The US 10-year treasury yield has fallen to 1.52%. However, as an investor, we not only pay attention to yield, but also look closer to the spread, i.e. the yield curve. The curve is a line that plots the interest rates, at a set point in time, of US treasury bonds having differing maturity dates. There are 3 curve shapes: normal, flat and inverted.
The normal and flat curve
Usually, investors see a normal (i.e. up-sloped) curve, which indicates the economic expansion and inflationary pressure rising. To control inflation, the central bank would raise the interest rate. For bonds with longer maturity dates, investors demand a higher yield in order to compensate the inflation risk. The flat curve occurs during the transition period between normal curve and inverted curve. In this period, the economy starts slowing down.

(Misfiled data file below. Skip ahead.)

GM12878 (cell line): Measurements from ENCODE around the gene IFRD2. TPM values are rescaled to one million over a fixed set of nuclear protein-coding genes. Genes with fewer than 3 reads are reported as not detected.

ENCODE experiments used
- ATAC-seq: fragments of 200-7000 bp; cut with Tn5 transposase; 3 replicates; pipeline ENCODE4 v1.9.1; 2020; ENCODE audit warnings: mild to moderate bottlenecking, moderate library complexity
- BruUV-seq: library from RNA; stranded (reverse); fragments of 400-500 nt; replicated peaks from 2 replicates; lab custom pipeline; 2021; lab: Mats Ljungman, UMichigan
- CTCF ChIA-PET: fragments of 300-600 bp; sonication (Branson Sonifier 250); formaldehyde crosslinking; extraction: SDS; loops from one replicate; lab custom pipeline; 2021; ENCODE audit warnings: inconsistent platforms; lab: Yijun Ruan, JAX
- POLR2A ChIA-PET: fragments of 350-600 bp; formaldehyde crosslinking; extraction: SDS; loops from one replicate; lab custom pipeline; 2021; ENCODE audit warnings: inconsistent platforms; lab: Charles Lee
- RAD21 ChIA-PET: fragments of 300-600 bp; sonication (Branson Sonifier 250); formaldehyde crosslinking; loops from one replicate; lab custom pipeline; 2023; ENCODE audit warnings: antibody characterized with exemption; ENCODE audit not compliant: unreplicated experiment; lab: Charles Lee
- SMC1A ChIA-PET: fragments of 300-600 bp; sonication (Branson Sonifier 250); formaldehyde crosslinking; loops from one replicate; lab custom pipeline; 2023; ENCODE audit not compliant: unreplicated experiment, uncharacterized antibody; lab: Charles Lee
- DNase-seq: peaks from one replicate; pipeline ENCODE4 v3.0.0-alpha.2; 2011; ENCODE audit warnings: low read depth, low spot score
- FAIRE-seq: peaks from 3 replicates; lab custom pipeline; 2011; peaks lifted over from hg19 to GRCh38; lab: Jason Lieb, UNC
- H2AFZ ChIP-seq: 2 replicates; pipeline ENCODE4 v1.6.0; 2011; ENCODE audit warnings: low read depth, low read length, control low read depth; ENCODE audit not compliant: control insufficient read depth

The relationship between the inverted curve and the US stock market
The inverted curve suggests the yield of the long-term bond yield is lower than the of the short-term one. This implies the economic growth may further deteriorate in the coming future. Recently, the US Treasury 2-10 year yield curve has been inverted, sending the biggest recession signal. However, on average, it takes 13 months to reach the US stock market peak after the inversion, with an average return of 21.8%. It is worth mentioning that even if the forecasting ability of the inverted curve is good, it did not help investors to avoid the 1987 stock market crash.
Does low inflation environment affect the yield curve?
Yellen, the former chairman of the US Federal Reserve, says that although the possibility of the US economy falling into recession has increased, the US should be able to avoid the recession. The inverted curve does not only be affected by future economic situation but also a series of factors. She points out that long-term bond investors may not demand to compensate for the inflation risks in current low inflation environment, making the curve more likely to be flat.